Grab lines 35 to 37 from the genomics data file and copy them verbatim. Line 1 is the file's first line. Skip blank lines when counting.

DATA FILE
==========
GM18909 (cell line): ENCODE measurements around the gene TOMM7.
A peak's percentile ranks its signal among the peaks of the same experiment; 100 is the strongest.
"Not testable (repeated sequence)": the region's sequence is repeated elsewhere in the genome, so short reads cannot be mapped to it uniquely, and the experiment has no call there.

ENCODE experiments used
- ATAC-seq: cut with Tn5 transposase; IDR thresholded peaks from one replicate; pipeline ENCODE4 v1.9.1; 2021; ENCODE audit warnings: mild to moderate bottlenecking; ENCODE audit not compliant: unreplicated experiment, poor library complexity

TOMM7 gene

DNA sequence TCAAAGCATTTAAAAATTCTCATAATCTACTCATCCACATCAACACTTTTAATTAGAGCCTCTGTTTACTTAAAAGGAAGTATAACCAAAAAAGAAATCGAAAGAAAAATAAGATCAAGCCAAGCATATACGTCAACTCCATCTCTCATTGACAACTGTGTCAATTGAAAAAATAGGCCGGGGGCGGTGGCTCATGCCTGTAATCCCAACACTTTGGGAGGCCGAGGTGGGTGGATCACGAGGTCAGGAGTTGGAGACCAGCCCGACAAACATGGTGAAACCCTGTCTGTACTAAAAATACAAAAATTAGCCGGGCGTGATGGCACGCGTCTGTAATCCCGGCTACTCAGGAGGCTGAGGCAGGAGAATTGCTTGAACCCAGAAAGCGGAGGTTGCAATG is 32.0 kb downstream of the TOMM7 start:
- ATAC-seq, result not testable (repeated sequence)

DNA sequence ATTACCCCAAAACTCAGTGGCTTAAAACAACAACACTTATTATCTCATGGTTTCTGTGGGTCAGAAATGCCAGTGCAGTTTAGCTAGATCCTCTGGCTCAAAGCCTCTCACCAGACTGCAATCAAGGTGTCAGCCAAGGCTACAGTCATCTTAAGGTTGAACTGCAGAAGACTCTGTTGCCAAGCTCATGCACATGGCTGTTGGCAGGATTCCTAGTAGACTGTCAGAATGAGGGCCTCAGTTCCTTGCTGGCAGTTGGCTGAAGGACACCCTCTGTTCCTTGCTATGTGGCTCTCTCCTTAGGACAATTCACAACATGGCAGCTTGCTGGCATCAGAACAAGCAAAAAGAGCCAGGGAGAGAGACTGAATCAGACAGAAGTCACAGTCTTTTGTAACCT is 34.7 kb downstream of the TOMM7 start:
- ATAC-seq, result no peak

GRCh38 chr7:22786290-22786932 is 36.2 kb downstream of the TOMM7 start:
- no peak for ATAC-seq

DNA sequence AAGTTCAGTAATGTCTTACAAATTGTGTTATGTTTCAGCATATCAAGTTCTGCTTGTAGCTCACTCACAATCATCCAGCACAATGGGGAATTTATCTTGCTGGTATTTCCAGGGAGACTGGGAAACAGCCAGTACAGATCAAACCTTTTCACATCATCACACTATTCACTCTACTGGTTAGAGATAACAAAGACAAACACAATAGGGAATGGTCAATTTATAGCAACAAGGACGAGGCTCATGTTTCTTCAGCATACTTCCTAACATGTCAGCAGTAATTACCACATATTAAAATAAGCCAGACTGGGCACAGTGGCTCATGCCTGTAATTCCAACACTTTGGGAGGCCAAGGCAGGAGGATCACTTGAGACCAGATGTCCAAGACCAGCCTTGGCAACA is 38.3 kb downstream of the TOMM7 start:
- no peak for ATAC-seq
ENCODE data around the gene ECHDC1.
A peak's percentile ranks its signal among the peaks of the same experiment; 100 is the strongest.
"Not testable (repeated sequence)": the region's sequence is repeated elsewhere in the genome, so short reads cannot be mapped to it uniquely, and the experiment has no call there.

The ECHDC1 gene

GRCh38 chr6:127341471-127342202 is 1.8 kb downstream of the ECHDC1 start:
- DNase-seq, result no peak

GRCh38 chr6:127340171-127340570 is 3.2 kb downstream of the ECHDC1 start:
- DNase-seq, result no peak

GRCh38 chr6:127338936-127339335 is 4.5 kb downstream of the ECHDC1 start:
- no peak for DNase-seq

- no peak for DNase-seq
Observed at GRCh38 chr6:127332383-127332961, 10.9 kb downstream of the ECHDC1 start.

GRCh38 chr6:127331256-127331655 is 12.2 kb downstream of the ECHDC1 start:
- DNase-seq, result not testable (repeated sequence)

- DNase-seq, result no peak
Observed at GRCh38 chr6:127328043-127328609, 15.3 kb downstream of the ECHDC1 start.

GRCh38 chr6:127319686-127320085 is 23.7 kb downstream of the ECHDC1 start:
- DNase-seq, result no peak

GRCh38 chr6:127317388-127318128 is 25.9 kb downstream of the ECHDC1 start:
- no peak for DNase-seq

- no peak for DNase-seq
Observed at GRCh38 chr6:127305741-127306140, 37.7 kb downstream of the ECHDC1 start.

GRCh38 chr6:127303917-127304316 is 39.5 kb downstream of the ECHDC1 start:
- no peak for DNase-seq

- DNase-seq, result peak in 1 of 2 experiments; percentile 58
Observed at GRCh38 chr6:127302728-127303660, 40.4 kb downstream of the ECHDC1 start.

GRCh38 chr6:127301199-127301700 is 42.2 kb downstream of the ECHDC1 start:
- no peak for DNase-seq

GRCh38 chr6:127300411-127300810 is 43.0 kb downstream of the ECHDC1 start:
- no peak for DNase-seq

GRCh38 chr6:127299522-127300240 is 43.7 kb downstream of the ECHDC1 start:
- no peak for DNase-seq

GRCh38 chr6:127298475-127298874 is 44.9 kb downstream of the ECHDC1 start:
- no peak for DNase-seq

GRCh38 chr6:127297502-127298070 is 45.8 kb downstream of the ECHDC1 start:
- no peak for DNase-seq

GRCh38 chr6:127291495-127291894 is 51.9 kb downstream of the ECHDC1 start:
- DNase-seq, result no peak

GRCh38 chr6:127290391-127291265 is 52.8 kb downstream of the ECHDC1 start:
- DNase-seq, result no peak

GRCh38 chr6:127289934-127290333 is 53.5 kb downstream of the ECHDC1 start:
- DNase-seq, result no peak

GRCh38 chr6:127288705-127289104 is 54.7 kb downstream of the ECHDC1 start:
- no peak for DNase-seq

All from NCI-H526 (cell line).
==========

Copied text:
- no peak for DNase-seq
Observed at GRCh38 chr6:127305741-127306140, 37.7 kb downstream of the ECHDC1 start.

GRCh38 chr6:127303917-127304316 is 39.5 kb downstream of the ECHDC1 start: